Both Mr. Scott, the exoneree in Mr. Leach’s ad, and Ms. Johnson, who was in Mr. Trump’s Super Bowl ad, are Black, whereas the candidates are white.
Mr. Blizzard said that the “defund the police” slogan proved to be very unpopular with voters. “Honestly, Republicans would have come up with ‘defund the police’” if protesters had not, he said.
As a result, countless Democratic candidates — including one former police officer — complained of having been unfairly smeared with a message they did not support. The resulting toxicity could easily bleed over into areas where there is broad agreement for change.
Already, Democrats and Republicans have accused each other of bad faith over a policing bill put forth by Senator Tim Scott, a South Carolina Republican who has spoken of being harassed by law enforcement because he is Black. Democrats said the bill did not go nearly far enough, while Republicans accused Democrats of grandstanding.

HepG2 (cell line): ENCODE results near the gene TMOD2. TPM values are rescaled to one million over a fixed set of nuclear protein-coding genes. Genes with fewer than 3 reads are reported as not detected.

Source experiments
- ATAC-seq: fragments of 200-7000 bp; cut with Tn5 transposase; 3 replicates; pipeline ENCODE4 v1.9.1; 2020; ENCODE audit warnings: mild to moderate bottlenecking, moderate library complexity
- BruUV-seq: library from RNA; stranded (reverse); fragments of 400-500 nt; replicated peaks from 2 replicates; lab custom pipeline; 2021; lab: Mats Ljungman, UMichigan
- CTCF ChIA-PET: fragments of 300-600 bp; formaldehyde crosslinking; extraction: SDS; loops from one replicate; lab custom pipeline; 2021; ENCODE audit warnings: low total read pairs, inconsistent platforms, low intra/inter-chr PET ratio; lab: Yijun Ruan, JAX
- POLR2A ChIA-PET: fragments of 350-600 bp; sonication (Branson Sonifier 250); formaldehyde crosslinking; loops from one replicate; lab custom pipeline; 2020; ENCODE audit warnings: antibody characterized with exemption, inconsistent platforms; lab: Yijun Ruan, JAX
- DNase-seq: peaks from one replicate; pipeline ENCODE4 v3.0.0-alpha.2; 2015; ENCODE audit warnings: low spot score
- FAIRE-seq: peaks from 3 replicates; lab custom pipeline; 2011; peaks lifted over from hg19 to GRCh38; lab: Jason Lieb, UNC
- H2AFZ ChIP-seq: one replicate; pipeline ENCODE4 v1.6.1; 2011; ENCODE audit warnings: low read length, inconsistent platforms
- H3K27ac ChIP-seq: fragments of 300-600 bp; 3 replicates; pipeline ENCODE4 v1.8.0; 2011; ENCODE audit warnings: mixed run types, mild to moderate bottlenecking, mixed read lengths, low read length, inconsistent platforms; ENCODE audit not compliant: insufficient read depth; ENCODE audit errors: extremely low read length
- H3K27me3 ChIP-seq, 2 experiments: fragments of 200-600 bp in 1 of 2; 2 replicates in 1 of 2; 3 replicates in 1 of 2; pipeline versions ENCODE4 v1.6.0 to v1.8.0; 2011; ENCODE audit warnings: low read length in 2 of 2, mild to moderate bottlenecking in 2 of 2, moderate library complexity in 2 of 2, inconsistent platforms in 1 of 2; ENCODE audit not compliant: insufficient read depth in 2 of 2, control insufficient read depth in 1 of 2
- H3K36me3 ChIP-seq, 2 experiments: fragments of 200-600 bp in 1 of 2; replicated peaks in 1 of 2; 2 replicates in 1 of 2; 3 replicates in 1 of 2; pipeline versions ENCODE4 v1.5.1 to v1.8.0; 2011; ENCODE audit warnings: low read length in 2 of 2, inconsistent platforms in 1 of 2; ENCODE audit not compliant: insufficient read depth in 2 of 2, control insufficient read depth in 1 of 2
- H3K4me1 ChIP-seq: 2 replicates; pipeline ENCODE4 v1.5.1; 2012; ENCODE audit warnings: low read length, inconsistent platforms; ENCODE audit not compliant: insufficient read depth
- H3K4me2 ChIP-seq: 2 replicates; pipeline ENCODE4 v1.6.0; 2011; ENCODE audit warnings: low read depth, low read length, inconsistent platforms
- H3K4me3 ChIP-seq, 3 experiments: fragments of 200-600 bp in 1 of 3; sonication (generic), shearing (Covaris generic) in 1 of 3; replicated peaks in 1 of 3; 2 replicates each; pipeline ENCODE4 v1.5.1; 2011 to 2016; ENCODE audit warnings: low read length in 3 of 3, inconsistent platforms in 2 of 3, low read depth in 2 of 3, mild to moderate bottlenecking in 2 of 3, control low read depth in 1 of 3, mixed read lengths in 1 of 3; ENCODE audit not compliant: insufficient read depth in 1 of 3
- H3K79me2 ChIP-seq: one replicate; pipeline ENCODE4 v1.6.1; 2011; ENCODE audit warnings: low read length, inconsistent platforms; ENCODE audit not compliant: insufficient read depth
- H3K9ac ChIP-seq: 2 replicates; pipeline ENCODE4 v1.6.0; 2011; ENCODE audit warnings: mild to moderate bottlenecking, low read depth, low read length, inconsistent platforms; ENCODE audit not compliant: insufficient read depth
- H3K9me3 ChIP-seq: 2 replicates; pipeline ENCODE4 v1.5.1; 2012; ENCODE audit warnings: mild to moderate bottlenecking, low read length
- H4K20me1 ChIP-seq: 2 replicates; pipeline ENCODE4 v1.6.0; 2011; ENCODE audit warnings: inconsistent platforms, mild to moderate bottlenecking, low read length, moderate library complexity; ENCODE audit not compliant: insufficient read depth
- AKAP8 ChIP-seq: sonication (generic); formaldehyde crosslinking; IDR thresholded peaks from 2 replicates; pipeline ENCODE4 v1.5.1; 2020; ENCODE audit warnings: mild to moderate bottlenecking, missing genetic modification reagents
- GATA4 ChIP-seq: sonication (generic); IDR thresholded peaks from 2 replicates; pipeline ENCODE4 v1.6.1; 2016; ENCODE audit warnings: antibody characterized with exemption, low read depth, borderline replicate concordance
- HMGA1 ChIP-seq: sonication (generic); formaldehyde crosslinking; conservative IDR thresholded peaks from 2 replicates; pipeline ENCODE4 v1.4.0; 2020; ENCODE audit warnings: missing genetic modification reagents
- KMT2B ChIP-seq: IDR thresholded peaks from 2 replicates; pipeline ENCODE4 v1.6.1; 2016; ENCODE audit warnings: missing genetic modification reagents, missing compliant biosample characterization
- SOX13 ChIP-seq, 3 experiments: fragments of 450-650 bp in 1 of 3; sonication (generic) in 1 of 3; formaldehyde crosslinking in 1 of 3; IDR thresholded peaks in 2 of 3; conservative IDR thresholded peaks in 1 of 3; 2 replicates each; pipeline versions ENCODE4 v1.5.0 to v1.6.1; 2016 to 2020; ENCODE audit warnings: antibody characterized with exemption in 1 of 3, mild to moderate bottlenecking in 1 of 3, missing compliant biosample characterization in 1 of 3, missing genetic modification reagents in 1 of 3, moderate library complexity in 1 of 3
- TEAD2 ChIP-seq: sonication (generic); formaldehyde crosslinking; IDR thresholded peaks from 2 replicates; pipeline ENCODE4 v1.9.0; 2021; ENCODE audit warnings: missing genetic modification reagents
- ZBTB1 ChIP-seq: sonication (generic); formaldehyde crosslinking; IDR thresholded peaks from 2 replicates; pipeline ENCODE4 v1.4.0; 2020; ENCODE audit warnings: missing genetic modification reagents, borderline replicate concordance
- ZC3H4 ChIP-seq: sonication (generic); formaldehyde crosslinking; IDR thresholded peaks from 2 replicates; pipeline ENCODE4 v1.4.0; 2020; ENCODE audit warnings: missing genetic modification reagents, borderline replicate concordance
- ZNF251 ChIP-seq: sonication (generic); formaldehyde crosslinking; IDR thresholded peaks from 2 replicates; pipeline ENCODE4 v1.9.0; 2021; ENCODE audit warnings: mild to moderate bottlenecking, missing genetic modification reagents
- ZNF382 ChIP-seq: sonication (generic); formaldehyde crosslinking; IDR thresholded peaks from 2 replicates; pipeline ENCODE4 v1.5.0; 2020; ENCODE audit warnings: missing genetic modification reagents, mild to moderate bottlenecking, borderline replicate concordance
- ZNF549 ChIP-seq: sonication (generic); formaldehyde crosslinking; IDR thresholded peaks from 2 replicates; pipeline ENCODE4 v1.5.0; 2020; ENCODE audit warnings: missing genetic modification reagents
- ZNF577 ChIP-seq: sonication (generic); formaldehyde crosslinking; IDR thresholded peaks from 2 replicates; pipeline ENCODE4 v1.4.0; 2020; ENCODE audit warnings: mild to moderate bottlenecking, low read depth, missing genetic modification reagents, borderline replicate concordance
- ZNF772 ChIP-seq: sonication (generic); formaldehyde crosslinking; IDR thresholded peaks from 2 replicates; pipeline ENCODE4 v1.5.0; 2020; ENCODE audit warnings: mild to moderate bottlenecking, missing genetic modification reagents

And some critics say that even states that are known for reform, like Texas, have merely gone from being extremely harsh to less so, and that many of the issues for which it is easier to generate outrage, like shackling women while they give birth, have already been banned. The hard part for reform advocates going forward will be calibrating their ambition.
“You’ve already probably done a lot of the easier stuff,” said Dan Bayens, co-founder of Content Creative Media, a Republican advertising firm. “The next part is not going to be as easy to do.”